Reading problems: How to help your child1903.00000000000Reading problems: How to help your childReading problems: How to help your childREnglishDevelopmentalToddler (13-24 months);Preschooler (2-4 years);School age child (5-8 years)NANANAPrenatal Adult (19+)NA2009-10-31T04:00:00ZVirginia Frisk, Ph.D., C. Psych11.000000000000066.0000000000000980.000000000000Flat ContentHealth A-Z<p>Parents can be a huge help when their child is learning to read and write. Children become best at what they do most. Reading and writing should not simply be another activity that is only done at school. Reading and writing should become daily activities.</p><p>Parents and family members can be a huge help wihen children are learning to read and write. At each grade level, parents can work with their child at home to build certain skills and abilities.</p><h2>Key points</h2> <ul><li>Parents are a huge help when their child is learning to read and write.</li> <li>Reading and writing should be daily activites at home, not just at school.</li> <li>Seek professional help if you are worried your child is falling behind in reading and writing.</li></ul><p>Problems with expression go beyond spelling and grammar. They have to do with the organization of thoughts and ideas. For example, most children’s stories have a beginning, middle, and end. As a child learns to write and express themselves, they should be able to organize and structure their own compositions in a way that makes sense to another reader. Expressive writing programs address these and other issues of this nature. </p><h2>Kindergarten</h2><p>In kindergarten, work on building the following skills.</p><h3>Sound awareness</h3><ul><li>Have your child recognize and give rhyming words. For example, “What rhymes with cat?”; “Do cat and mat rhyme?”</li><li>Try naming pictures of objects and grouping those that rhyme together.</li><li>Work on isolating and identifying the first and last sounds in words, for example, play I Spy: “I spy with my little eye something that starts with /B/.” </li></ul><h3>Sound blending skills</h3><p>Use a few pictures as cues. Ask your child to listen to some sounds and put them together to tell you which picture you mean. Start by splitting the words into only two sound units. Say “c – at.” If your child can blend these to find the picture of the cat, then increase the number of sounds your child has to blend:“c-a-t.” </p><h3>Understanding the concept of a word and a sound</h3><ul><li>Clap the number of words in a sentence and clap the number of sounds in a word. For a variation, tap blocks or a table as you say each word or sound. </li></ul><h3>Recognizing letters and linking letters with sounds (sound-letter associations)</h3><ul><li>Teach one or two letters at a time. Practise until they are well learned before introducing more letters. The Jolly Phonics method teaches not only the letter name but also the sound the letter makes and a unique movement to help the child remember the associations. </li><li>Play “Concentration,” “Go Fish,” or Letter Dominos using the letters you are practising. </li><li>Try recognizing the letters you are working on when looking at signs, billboards, food packaging, labels and store fronts out in the community.</li></ul><h2>Grade 1</h2><ul><li>Help your child to focus on the position of sounds in words. </li><li>Draw a picture of a train (engine, passenger car or caboose). Put the letters representing each sound into the “train cars". Say the sounds while pointing to the letters. Then blend the sounds together. </li><li>Write letters on a sheet of paper. Have your child point to the correct letter or letters every time you say a word beginning with the sound(s). </li><li>Read aloud with your child every day, pointing to each word as you say it.</li><li>Read simple pattern and phonics books with your child. </li></ul><h3>Develop a personal word bank</h3><ul><li>Write out any challenging or new words on paper or flash cards. Have your child practise sounding out and reading the words. Shuffle the cards daily and see how many words your child can read in two minutes. Keep track of their progress over the week. </li><li>Introduce one or two sight words each week. Have your child trace the letters and make up sentences using these words. Put sight words on flash cards and add them to the word bank. </li><li>Make up simple pattern books using sight words and pictures. “I like _______.”; “______ is fun.” </li></ul><h3>Create a daily journal</h3><p>Begin a daily journal about family events. Start with one sentence and gradually increase the number of sentences. Encourage your child to try to sound out words. Provide correct spellings for mis-spelled words. Teach the use of capitals and periods. Type edited work on a computer. Keep this work in a binder with pictures from the event. </p><h3>Other useful tips to help with reading in Grade 1</h3><ul><li>Develop a personal dictionary or buy a simple dictionary. </li><li>For children who are still reversing letters, tape an alphabet strip to their desks for easy reference that shows correct capital and lowercase letters. Since <em>b/d</em> reversals are the most common, color code the letters (for example, <em>b</em> in red, <em>d</em> in blue) to help the child remember which is which.</li><li>For children who forget the short vowel sounds, tape a sound strip to their desks. Use pictures as cues. For example, a picture of an ant could be placed above or below the letter <em>a</em>, to represent the short <em></em><em>a</em>sound.</li></ul><h2>Grades 2 and 3</h2><h3>Use the repeated reading technique</h3><p>To develop reading fluency, try the repeated reading technique. Select a non-fiction passage about three or four paragraphs long that is slightly too hard for your child. Read the passage to your child, while your child reads along. Then ask your child to read the passage while you listen. Go over the words they cannot read. Have them read the passage aloud every day. Note the time they take to read the passage and any errors and keep track of their progress.</p><h3>Use paired reading </h3><p>Use paired reading if your child struggles with decoding. Read one sentence, then have your child read the next or you read one paragraph and then have your child read the next. </p><h3>Teach spelling rules</h3><p>Practise spelling rules until your child applies it automatically.</p><ul><li>Review the rule.</li><li>Spell single words to dictation.</li><li>Make up sentences using words that illustrate the spelling rule. Mis-spell some of those key words and have your child find and fix the spelling errors. </li><li>Complete spelling dictations.</li></ul><h3>Promote good reading comprehension</h3><ul><li>Continue reading age-appropriate books to your child to develop vocabulary and awareness of different grammatical structures.</li><li>When reading familiar books, leave out a word occasionally and see if your child can supply the right word. </li><li>Ask questions about what has happened and what might happen next. </li><li>Ask your child to define new terms. If they cannot, define it for them.</li></ul><h2>When to get professional help for reading difficulties</h2><p>Have your child assessed by a psychologist as soon as you feel their reading or spelling skills are lagging behind the standard milestones for children their age​.​</p>https://assets.aboutkidshealth.ca/AKHAssets/reading_problems_how_to_help_your_child_premature_babies.jpgReading problems: How to help your child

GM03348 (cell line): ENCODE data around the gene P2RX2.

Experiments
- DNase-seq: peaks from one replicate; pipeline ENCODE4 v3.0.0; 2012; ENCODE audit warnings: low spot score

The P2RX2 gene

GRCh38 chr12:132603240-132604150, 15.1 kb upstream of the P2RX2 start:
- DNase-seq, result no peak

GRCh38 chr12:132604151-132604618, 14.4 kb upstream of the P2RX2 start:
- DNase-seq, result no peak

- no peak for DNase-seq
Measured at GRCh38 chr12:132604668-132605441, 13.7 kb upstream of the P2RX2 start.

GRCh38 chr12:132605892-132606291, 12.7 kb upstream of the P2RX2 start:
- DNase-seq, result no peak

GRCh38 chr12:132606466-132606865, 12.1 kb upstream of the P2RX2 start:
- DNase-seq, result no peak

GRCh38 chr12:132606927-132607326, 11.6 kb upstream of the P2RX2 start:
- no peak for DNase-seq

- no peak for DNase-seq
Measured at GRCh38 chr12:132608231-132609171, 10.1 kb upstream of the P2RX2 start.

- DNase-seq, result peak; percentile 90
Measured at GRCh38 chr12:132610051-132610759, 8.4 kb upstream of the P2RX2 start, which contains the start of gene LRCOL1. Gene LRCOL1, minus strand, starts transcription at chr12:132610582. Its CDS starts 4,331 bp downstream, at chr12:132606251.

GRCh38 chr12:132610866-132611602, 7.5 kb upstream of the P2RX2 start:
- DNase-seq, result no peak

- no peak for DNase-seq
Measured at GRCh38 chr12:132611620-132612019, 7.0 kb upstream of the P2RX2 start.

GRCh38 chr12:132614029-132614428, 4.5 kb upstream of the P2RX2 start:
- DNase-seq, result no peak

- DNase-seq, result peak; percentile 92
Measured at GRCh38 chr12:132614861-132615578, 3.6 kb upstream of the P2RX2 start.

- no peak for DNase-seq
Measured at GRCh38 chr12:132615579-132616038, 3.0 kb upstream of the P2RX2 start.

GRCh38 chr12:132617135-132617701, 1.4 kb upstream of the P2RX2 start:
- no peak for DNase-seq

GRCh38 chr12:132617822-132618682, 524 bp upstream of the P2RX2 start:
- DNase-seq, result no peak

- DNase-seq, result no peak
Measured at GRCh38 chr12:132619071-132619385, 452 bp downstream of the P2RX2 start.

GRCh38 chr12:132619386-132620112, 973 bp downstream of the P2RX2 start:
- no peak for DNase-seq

Thank you to our sponsors

AboutKidsHealth is proud to partner with the following sponsors as they support our mission to improve the health and wellbeing of children in Canada and around the world by making accessible health care information available via the internet.